Chambers County — Local elected officials along with law enforcement members gathered for a dedication ceremony to rename a section of Highway 99 in Chambers County after fallen deputy and Sam Houston State University Criminal Justice alumnus Shane Detwiler. 

Deputy Sheriff Shane Detwiler was an Army veteran and graduated from SHSU in 2002. He became a Texas Parks & Wildlife game warden in 2003, and then became a deputy with the Chambers County Sherriff's Department in 2009. Shortly after joining the department, Shane was fatally shot responding to a disturbance call at a Baytown area mobile home park.

Texas House District 23 Representative Mayes Middleton and Chambers County Sheriff Brian Hawthorne were among other local law enforcement, family, and friends present at the dedication ceremony for the newly designated Deputy Sheriff Shane Detwiler Memorial Highway.

“As soon as I got elected I had it on my heart to get it done. I had to name the highway after Shane, not just for his country but for his county,” Middleton said. “He was a real servant leader. We can’t have life and liberty without our law enforcement community.”

Middleton, who has been in office 10 months, filed the bill in March and Governor Greg Abbott signed it in June. The bill amends current law relating to the designation of Highway 99 to former Houston Mayor Bob Lanier in Chambers County.

“I cried. It warmed my heart that they thought enough of Shane,” said Detwiler’s mother, Cheryl Railsback.

Railsback started the Shane Detwiler Foundation in 2010 and awarded their first scholarship to a SHSU Criminal Justice Student in 2011. In addition, the foundation purchases much needed equipment to improve the capabilities of the law enforcement agencies in and around Chambers County

“That was the only thing I knew to carry his memory and keep it alive,” Railsback said about starting the foundation. “Shane had a tremendous driving passion to keep people safe and loved what he did. Shane’s entire adult life was spent serving his country, state, county and community.”

REMINISING

Family, friends, and law enforcement gathered at a reception after the dedication and continued honoring Detwiler’s memory by sharing stories. Chambers County Deputy Sheriff John Feist was a game warden with Detwiler and proudly showed off one of his favorite photos from 2006 Gator Fest.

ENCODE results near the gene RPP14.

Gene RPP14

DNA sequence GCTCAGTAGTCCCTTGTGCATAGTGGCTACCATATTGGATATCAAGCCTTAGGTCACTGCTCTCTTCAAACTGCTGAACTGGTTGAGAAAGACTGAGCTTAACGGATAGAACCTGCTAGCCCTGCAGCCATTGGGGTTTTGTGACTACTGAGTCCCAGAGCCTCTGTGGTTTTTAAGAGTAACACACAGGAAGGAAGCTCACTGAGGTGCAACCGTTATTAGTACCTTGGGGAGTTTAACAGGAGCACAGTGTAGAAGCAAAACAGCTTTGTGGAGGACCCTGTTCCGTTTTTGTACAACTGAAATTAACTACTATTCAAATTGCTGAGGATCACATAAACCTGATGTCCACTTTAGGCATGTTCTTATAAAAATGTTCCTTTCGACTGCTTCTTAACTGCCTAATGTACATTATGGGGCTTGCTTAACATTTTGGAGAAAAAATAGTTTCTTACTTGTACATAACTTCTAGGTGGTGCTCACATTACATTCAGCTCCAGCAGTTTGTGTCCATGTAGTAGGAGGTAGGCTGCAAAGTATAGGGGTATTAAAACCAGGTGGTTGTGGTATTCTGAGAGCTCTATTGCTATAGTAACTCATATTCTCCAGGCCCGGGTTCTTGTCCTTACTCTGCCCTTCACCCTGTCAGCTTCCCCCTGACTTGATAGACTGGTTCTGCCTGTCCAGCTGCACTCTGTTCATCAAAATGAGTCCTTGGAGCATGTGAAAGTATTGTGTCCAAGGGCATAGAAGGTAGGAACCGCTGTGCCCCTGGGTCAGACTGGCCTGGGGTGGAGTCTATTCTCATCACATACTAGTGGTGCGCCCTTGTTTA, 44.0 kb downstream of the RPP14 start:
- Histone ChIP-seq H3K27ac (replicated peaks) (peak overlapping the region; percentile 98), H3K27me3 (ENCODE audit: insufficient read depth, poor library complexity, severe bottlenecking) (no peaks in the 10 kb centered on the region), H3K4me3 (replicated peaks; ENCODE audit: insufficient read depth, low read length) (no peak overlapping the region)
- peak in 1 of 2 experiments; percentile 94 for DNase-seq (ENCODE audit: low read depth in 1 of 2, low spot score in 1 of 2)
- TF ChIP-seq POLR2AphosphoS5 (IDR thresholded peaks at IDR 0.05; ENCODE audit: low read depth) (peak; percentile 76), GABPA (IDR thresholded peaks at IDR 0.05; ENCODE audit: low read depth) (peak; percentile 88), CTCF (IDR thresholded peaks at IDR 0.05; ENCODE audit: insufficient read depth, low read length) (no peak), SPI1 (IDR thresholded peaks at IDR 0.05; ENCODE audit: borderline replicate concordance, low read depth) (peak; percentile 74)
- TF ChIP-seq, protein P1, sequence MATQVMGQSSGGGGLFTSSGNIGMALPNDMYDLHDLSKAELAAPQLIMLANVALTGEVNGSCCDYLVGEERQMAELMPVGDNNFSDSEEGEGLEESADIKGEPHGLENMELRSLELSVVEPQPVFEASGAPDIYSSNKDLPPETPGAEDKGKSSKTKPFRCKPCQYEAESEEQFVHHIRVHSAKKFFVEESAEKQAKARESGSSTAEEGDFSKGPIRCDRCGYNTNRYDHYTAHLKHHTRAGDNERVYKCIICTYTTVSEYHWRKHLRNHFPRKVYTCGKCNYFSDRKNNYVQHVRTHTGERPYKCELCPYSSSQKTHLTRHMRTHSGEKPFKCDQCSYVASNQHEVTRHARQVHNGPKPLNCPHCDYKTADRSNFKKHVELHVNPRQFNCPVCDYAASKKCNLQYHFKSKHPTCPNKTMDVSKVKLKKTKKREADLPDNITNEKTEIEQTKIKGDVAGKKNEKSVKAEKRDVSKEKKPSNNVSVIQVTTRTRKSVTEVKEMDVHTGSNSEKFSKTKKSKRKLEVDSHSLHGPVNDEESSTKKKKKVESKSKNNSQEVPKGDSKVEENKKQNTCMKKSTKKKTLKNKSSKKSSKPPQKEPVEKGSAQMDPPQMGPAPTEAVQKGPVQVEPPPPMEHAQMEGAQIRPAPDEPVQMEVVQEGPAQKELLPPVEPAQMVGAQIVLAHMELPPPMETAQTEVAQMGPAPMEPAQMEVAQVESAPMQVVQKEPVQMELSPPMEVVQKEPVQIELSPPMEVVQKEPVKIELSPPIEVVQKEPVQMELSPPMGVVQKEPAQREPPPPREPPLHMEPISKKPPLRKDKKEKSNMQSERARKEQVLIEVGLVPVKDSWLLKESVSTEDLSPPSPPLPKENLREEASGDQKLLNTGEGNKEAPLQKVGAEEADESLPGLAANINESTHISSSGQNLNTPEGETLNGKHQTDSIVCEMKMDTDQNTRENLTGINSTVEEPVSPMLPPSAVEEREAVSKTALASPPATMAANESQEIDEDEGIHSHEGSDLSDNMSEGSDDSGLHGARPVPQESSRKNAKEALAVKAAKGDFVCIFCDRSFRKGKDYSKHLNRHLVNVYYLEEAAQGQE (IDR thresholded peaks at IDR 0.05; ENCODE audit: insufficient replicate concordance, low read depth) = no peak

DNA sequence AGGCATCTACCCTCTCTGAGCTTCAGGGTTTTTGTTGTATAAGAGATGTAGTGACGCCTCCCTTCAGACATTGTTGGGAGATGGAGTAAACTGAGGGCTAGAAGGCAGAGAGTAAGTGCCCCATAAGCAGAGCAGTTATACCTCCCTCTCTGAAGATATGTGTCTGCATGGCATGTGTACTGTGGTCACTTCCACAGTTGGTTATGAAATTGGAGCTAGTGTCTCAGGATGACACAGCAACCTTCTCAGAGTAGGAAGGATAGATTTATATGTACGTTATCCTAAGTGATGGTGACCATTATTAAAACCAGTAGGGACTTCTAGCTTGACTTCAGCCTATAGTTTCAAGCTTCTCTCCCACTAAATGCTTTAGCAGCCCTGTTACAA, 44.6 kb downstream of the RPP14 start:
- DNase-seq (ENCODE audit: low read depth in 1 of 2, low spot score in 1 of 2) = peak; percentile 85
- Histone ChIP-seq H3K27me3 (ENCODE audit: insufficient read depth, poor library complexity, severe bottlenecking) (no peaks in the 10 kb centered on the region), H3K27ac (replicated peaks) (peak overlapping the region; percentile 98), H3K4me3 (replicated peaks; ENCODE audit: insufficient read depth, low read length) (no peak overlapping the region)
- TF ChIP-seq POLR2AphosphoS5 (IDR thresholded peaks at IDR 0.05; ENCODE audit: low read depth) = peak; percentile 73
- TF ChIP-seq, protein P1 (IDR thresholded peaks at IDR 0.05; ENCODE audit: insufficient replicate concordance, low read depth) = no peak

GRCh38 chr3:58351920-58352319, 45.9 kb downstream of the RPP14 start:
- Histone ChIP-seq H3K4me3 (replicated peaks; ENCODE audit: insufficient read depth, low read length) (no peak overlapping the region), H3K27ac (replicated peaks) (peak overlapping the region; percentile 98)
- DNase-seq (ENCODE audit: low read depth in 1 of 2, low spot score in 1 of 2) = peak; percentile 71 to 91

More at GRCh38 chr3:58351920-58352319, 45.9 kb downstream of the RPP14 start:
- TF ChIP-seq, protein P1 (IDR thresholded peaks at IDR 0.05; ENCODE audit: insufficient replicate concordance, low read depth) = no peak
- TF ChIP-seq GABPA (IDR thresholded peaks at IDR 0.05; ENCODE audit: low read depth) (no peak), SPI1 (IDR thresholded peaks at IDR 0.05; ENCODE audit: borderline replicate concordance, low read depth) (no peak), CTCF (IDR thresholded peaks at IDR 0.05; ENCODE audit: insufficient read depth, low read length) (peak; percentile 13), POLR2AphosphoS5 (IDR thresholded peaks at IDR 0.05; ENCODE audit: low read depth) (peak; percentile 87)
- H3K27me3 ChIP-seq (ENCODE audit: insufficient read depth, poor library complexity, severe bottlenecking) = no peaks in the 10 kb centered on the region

“That’s the same smile he always had,” Feist said as he smiled widely. “He was always smiling. He had a great personality.”

Feist shared that one of his favorite moments was on duty searching for oyster violations just after Detwiler had returned from a yearlong tour in Iraq. They found a man with several warrants in his name and were escorting him to the dock when he decided to jump off the boat and run.

“Shane was right behind him. I go around the corner and Shane already had him handcuffed,” Feist laughed as he recalled. “The whole time he kept asking, ‘are you tired yet?’ I was about to die, and Shane was not breathing hard. After that we called him Catch Dog because he could catch anybody.”

Others echoed Feist’s sentiments, recalling Detwiler’s lighthearted personality.

“His laugh and his smile are what I miss most. He was always laughing. He was just a great guy,” said Tony Rosetta, retired Chambers County Deputy Sheriff.

LAST MOMENTS

Rosetta was one of the officers at the call Detwiler responded to, along with Kevin Kelly, former state trooper and Navy veteran, who recalled the last moments with Detwiler on scene. For Kelly, sharing Detwiler’s story means telling others about who he was.

“I remember looking over at him as he was putting his gear on and he winked at me,” Kelly said. “He was the kind of guy you wanted to go in with these situations. He knew when to get serious.”

Every year the Shane Detwiler Foundation awards an SHSU Criminal Justice student with a scholarship as a way to continue his legacy and passion to serve.

“It is our desire to help someone with the same passion for law enforcement that Shane had,” Railsback said.

For more information on the Shane Detwiler Foundation, go to http://shanedetwilerfoundation.org or email shanedetwilerfoundation@yahoo.com. For more information on donating to the Shane Detwiler Criminal Justice Scholarship, contact Cutty Gilbert at cutty@shsu.edu.

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